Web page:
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Attorney-client privilege is an evidentiary rule that protects communications between a client and his or her attorney and keeps those communications confidential. It protects both attorneys and their clients from being compelled to disclose confidential communications between them made for the purpose of furnishing or obtaining legal advice or assistance. The privilege is designed to foster frank, open, and uninhibited discourse between attorney and client so that the client's legal needs are competently addressed by a fully prepared attorney who is cognizant of all the relevant information the client can provide. The attorney-client privilege may be raised during any type of legal proceeding, civil, criminal, or administrative, and at any time during those proceedings, pre-trial, during trial, or post-trial.
In United States v. United Shoe Machinery Corp., 89 F. Supp. 357 (D. Mass. 1950) the court articulated five requirements necessary to establish attorney client privilege. They are first, the person asserting the privilege must be a client, or must have sought to become a client at the time of disclosure; second, the person connected to the communication must be acting as a lawyer; third, the communication must be between the lawyer and the client exclusively — no non-clients may be included in the communication; fourth, the communication must be for the purpose of securing a legal opinion, legal services, or assistance in some legal proceeding, and not for the purpose of committing a crime; fifth, the privilege may be claimed or waived by the client only (usually, as mentioned, through counsel).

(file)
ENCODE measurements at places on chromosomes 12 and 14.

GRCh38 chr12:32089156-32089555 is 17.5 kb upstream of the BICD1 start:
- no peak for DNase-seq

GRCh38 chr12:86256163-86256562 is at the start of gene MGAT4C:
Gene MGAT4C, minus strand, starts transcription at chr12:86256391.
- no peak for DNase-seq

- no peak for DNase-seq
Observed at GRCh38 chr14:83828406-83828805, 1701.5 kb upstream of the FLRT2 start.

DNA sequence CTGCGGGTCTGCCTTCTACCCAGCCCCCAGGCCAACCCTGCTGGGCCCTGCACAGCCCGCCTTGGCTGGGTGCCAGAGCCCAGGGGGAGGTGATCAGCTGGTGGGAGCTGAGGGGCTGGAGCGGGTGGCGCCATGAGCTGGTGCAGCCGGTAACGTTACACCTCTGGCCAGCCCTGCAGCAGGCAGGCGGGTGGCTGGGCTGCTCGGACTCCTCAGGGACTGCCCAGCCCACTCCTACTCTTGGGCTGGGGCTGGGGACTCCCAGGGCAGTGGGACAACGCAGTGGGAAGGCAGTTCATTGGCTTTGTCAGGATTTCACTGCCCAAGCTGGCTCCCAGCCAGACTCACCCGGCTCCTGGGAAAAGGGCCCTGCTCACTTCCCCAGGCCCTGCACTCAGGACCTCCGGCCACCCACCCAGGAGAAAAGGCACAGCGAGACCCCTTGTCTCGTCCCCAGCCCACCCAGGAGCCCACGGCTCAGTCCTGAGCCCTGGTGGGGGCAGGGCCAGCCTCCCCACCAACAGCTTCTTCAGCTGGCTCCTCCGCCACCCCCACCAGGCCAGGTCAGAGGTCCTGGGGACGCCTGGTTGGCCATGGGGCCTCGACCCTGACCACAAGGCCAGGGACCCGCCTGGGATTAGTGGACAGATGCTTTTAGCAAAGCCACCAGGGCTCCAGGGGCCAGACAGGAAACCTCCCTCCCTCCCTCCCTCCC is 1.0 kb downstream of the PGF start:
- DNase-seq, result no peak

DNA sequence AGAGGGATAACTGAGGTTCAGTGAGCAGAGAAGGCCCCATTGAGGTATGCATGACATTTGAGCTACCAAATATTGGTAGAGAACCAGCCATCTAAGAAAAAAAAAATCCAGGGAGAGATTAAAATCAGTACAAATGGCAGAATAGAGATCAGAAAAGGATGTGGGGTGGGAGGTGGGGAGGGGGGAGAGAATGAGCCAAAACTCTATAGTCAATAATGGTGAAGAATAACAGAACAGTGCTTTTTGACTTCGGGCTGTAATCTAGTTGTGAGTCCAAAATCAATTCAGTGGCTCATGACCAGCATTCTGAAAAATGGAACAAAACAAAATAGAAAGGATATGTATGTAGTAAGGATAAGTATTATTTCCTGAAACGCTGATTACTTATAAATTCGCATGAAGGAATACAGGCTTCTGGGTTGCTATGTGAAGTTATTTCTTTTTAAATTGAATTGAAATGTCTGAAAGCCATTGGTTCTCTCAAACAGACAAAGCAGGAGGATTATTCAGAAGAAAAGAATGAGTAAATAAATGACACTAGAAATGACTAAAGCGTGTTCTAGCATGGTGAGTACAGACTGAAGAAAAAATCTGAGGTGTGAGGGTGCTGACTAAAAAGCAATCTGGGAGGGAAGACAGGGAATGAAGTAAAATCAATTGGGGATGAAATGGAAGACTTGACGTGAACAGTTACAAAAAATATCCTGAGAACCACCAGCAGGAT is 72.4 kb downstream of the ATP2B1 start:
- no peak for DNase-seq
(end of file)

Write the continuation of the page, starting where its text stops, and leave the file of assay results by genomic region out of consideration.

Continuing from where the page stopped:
However, even when all the requirements have been met, the courts can still compel disclosure of the information sought. The courts base exceptions to the privilege on rule 501 of the Federal Rules of Evidence, which states that "the recognition of a privilege based on a confidential relationship … should be determined on a case-by-case basis." In examining the privilege on a case-by-case basis, the courts weigh the benefits to be gained by upholding the privilege (preserving the confidence between attorney and client) against the harms that may be caused if they deny it (the loss of information valuable to the opposing party).
The attorney-client privilege is considered as one of the strongest privileges available under law.